In the Grab application menu across the top of the screen open the Capture menu. You have four choices.
  1. Selection will allow you to draw a selection rectangle on your screen to define the area that you want to capture in a screenshot.
  2. Window will allow you to select a window on your screen. The window and all of its visible content (but not anything that is scrolled out of sight) will be captured in a screenshot.
  3. Screen will perform a screenshot of the entire computer screen.
  4. Timed Screen will perform a screenshot of the entire computer screen after a ten second countdown timer delay.
Grab will display your screenshot image at near 100% size on your screen. For a screenshot of the entire screen it can then be tricky to try to find your way past the image to access the menus. In the Grab menu across the top of the screen open the File menu and select Save. You will then see a standard Macintosh save window with a choice of PNG, JPEG or TIFF file types.
If you do not find the Grab application in the Utilities folder then you should find the Screenshot application. Here is what it looks like. Mouse click or double mouse click on the Screenshot application to open it.
The Screenshot application is a new application that has replaced the Grab application in the most recent versions of the Macintosh macOS operating system. Instead of using the menus across the top of the screen it just has this row of graphic icons that appear in the lower region of the screen.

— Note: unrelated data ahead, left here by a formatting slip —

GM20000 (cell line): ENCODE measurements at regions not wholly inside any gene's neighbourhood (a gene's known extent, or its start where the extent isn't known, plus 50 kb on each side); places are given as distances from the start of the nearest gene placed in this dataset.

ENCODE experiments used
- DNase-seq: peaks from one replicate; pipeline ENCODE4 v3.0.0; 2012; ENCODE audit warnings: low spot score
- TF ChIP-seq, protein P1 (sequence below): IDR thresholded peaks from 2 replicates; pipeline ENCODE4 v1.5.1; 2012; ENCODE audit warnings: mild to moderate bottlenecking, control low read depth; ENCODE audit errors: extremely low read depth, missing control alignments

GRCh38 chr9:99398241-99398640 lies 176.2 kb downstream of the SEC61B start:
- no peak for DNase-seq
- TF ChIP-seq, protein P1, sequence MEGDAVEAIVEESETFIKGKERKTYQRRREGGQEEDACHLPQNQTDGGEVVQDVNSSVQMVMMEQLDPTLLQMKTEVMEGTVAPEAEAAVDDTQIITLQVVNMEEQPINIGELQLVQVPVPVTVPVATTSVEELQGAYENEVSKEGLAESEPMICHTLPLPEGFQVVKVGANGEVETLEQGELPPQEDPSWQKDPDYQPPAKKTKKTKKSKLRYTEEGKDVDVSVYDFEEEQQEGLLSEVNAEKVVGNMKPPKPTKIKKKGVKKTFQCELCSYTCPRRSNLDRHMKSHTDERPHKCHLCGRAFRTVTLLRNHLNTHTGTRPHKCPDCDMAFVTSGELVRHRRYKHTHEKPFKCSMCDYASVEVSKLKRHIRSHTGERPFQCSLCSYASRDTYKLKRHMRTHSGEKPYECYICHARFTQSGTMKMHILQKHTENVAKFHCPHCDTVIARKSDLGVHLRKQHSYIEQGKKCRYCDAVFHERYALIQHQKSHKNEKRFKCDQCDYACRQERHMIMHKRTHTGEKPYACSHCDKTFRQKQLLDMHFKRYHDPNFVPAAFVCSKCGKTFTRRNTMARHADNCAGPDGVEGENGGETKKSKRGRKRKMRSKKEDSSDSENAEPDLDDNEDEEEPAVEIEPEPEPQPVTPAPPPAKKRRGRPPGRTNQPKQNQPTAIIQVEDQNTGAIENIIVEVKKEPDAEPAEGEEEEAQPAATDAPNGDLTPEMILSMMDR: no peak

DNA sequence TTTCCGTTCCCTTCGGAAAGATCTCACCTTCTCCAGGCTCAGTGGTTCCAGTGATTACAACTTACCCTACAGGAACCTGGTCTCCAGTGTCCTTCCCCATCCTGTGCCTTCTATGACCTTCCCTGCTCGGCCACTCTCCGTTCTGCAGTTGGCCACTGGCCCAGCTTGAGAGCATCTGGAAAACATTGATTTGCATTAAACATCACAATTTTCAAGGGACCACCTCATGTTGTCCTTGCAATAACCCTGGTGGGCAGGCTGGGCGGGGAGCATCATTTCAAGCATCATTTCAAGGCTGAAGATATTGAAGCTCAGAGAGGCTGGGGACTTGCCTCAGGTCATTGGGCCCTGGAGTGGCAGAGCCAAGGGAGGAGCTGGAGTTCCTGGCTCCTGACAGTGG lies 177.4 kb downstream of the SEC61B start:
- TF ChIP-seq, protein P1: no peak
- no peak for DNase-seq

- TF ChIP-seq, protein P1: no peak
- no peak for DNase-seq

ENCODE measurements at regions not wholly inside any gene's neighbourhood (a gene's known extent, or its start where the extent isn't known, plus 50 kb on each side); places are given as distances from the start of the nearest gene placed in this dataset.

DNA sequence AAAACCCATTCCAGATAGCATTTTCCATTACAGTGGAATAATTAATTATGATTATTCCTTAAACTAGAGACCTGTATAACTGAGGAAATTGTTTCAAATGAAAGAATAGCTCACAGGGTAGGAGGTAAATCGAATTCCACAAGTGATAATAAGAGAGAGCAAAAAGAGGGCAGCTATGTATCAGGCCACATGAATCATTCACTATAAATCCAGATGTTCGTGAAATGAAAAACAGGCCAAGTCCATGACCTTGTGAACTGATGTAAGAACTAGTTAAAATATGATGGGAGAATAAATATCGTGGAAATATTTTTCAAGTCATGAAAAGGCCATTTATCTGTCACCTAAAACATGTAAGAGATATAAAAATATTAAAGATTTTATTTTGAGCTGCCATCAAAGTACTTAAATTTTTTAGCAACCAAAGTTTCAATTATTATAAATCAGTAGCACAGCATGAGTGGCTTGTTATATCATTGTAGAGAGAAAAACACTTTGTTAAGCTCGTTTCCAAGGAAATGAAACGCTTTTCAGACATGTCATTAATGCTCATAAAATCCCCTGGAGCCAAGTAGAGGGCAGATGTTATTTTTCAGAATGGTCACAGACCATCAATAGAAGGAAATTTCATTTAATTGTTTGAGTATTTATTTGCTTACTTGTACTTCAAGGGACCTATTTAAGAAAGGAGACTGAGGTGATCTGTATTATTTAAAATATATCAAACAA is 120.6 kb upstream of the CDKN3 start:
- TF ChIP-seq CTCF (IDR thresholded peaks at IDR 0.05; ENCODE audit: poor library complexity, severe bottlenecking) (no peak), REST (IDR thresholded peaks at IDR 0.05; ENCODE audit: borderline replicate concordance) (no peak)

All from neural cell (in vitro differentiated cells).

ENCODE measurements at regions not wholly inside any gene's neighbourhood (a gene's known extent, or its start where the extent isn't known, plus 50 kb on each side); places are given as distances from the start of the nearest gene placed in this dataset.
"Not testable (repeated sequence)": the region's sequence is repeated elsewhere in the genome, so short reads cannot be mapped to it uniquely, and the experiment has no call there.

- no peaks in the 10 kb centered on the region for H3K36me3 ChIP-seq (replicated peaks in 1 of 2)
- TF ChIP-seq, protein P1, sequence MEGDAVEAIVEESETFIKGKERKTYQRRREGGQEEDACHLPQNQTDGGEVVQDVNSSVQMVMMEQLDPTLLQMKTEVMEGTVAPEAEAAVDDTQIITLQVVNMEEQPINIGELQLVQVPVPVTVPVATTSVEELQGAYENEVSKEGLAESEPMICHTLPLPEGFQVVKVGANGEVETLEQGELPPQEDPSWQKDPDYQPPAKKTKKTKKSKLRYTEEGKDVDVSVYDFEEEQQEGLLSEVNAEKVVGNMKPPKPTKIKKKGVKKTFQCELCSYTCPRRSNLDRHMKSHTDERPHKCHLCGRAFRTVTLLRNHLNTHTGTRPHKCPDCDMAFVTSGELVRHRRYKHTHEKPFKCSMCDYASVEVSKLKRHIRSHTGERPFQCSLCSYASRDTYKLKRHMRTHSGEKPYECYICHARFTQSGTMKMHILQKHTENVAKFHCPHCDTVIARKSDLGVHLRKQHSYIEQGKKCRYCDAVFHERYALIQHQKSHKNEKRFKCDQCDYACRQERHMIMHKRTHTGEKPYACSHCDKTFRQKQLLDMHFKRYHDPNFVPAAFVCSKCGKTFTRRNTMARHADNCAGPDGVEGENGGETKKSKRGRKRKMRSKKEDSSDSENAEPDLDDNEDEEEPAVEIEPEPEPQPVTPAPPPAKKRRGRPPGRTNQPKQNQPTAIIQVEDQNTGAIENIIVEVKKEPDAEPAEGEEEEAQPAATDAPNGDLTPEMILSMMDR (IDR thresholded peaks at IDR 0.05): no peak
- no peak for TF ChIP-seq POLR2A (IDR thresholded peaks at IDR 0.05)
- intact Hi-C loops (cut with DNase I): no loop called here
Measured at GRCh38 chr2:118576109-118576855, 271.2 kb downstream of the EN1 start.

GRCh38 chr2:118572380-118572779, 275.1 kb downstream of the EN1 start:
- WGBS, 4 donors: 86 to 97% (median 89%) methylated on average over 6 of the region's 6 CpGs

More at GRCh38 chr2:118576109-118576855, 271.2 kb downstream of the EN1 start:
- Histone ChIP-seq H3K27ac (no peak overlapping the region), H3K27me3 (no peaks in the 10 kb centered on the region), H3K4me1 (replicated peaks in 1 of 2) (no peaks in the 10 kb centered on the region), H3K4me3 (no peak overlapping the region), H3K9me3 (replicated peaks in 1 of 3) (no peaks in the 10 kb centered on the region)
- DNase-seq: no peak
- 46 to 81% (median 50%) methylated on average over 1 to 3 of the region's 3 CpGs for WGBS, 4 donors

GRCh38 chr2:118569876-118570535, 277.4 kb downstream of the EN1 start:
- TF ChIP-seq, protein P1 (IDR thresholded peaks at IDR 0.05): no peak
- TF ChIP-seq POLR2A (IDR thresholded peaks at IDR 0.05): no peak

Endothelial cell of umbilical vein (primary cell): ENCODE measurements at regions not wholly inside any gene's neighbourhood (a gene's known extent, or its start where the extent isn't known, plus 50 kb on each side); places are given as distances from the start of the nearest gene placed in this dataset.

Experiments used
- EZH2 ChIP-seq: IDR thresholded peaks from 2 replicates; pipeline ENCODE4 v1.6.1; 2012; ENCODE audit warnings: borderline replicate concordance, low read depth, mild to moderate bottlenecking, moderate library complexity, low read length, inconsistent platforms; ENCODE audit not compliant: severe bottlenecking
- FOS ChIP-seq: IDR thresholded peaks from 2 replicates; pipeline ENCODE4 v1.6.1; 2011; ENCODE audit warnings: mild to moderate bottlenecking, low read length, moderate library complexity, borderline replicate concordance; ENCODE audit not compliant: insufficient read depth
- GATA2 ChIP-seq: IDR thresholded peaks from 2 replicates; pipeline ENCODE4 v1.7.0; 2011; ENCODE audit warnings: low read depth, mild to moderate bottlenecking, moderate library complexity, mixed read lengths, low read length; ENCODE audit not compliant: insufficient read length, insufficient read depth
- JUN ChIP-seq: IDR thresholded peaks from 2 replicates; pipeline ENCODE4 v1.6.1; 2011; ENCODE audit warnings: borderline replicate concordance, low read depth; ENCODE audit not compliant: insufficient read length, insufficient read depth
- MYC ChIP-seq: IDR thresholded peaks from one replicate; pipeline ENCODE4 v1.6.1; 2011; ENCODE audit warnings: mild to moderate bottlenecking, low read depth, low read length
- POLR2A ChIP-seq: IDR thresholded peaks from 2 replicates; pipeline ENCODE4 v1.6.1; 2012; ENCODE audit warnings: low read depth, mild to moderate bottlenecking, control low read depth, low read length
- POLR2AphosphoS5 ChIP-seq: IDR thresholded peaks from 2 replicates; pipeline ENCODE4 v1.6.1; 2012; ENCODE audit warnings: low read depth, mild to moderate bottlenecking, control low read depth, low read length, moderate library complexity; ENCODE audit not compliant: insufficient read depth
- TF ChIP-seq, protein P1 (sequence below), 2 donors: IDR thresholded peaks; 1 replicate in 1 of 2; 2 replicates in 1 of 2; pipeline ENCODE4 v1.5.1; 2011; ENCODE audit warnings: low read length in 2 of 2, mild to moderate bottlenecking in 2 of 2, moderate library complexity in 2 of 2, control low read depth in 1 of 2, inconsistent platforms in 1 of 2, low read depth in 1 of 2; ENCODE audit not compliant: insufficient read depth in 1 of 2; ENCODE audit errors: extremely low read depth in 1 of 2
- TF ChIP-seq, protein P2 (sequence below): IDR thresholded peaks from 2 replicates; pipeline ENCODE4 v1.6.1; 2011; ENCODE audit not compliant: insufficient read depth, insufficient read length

The Screenshot icon will automatically appear in the Dock with the application's name beside it to indicate that the program is running.

From left to right here is what each of the graphic icons mean:

  1. The tiny black circle with the white cross represents Cancel screenshot;
  2. Capture entire screen;
  3. Capture selected window;
  4. Capture selected portion of the screen (i.e. selection rectangle);
  5. Video Record entire screen;
  6. Video Record selected portion of the screen (i.e. selection rectangle);
  7. Options:
    • Select save folder (Your screenshot will be automatically saved to this folder on your computer.)
    • Select timer - (You are given a choice of none, 5 seconds or 10 seconds.)
    • Show / Hide mouse cursor - (By default most programs will hide the mouse cursor when taking a screenshot but some programs give you the option to capture it in the image of your screen.)
  8. Start timer countdown

A general rule of thumb is that a program being used to take a screenshot will not capture an image of itself. By this I mean that when you use one of the above programs to take a screenshot all of the menus, icons, selection rectangles and windows needed to take the screenshot are suppose to disappear at the last possible moment so a picture can be taken of what is behind them on the screen.

To take the above screenshots was a coordination challenge as I had to use program A to take a screenshot of program B while program B was in the midst of taking its own screenshot. Your task of just using one program to take screenshots should be a lot easier.